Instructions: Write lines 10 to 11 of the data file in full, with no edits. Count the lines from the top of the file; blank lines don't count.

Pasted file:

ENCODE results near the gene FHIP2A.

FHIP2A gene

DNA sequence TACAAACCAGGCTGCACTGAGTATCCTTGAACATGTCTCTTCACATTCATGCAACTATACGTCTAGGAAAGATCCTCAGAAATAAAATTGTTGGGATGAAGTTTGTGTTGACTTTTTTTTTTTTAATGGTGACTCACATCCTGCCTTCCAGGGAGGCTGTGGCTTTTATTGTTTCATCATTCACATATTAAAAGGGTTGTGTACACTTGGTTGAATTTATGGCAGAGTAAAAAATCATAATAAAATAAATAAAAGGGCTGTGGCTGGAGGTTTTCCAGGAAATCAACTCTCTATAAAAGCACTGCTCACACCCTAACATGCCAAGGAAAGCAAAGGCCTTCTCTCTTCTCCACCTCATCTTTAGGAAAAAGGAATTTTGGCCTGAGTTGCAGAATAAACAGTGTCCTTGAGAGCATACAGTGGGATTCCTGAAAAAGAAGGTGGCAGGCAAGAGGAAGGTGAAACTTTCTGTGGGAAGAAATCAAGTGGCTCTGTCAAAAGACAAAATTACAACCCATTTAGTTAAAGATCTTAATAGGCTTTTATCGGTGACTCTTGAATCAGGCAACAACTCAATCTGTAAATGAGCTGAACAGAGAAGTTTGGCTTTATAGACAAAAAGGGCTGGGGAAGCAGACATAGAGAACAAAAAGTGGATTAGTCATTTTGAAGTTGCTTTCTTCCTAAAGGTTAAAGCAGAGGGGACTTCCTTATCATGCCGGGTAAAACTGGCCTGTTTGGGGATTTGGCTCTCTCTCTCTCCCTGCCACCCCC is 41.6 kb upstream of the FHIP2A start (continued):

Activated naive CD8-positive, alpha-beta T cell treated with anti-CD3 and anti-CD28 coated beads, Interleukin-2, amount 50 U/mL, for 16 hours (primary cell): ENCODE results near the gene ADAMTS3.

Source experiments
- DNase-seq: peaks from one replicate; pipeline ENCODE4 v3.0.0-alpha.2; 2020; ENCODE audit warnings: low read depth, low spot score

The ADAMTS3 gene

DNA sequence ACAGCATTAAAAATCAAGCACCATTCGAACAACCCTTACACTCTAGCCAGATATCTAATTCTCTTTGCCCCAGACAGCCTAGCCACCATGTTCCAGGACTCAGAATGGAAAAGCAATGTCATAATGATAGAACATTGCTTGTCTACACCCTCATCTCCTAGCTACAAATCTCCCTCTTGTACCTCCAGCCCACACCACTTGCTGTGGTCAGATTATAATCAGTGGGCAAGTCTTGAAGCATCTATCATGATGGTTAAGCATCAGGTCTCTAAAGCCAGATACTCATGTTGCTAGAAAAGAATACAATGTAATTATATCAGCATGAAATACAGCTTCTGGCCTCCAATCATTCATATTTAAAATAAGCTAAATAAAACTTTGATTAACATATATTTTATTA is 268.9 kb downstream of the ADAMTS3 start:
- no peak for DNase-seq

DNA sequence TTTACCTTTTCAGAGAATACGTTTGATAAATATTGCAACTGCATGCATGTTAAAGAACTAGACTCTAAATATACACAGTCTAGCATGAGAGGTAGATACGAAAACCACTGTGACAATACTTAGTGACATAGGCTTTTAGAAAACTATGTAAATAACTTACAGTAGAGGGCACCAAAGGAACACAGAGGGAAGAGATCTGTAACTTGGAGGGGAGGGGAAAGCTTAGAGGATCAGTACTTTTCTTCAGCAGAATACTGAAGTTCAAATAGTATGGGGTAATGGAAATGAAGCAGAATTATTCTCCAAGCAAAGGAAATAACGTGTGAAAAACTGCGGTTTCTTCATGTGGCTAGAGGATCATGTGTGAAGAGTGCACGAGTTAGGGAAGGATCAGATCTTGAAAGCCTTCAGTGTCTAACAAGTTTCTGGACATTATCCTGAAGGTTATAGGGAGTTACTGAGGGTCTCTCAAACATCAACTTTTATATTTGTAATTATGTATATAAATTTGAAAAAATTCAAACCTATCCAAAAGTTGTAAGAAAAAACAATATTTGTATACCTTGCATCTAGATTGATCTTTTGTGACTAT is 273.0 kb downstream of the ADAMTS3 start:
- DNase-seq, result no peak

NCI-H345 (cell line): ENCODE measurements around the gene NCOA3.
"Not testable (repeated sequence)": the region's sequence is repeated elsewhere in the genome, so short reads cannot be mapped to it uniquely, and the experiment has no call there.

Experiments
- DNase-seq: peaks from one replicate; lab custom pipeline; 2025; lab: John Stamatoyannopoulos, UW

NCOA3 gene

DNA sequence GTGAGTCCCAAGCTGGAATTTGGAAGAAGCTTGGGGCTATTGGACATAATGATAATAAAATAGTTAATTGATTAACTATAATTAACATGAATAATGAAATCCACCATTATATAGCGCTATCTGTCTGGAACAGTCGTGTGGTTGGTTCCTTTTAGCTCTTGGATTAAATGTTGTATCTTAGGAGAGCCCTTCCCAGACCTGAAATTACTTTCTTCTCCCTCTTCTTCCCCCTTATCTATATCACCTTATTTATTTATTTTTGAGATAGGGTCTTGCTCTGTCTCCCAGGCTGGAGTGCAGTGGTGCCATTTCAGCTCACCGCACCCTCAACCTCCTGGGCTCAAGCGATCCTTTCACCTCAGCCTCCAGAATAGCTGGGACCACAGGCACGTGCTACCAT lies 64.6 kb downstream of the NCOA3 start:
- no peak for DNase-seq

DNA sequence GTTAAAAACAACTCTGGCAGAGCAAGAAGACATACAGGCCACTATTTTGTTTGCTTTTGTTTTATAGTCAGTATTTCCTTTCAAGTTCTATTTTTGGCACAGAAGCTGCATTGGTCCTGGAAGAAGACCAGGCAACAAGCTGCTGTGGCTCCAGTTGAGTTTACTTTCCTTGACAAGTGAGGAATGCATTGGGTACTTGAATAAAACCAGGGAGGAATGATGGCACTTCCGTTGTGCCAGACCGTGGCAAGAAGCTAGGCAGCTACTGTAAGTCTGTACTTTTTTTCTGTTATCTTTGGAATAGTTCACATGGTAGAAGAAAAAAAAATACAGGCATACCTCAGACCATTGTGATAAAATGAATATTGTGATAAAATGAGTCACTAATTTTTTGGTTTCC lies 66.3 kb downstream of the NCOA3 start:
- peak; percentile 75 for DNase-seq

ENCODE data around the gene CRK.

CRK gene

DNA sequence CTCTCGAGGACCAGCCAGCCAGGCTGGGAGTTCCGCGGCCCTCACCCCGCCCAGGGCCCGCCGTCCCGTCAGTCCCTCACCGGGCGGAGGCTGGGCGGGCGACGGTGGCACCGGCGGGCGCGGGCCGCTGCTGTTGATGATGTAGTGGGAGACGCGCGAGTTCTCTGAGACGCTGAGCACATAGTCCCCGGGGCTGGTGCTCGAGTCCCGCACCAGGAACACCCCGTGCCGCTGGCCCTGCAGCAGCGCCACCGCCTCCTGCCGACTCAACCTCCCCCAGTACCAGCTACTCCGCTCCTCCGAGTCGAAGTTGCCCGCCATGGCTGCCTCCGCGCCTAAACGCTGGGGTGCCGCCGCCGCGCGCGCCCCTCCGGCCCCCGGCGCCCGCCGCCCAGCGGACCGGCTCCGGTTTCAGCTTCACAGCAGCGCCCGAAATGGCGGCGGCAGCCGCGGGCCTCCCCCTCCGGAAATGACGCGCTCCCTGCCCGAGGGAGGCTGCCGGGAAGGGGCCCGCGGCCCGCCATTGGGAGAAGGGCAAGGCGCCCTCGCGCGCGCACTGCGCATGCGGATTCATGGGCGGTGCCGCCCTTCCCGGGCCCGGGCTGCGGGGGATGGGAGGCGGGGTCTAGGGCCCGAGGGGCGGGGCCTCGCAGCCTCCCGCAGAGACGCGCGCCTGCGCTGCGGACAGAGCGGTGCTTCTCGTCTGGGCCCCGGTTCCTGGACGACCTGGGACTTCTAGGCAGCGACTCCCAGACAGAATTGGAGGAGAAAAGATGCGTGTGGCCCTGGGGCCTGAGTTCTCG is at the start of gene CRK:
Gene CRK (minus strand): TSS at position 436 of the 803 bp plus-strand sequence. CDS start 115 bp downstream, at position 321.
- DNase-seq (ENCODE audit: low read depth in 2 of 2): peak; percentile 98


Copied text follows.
DNA sequence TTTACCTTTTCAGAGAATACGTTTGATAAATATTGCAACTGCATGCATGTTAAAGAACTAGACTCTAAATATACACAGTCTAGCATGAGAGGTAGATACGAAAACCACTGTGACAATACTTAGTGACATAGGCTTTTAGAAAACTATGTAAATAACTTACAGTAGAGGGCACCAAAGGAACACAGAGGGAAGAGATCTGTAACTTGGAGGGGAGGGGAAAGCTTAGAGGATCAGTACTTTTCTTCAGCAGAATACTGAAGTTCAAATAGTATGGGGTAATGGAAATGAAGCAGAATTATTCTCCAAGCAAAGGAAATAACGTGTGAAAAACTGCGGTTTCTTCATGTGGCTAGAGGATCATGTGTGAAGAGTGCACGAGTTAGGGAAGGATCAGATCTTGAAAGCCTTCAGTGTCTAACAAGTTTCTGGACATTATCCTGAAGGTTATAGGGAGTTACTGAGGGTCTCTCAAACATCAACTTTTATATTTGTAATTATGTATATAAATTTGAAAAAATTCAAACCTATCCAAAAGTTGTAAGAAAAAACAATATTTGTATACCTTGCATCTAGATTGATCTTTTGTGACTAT is 273.0 kb downstream of the ADAMTS3 start:
- DNase-seq, result no peak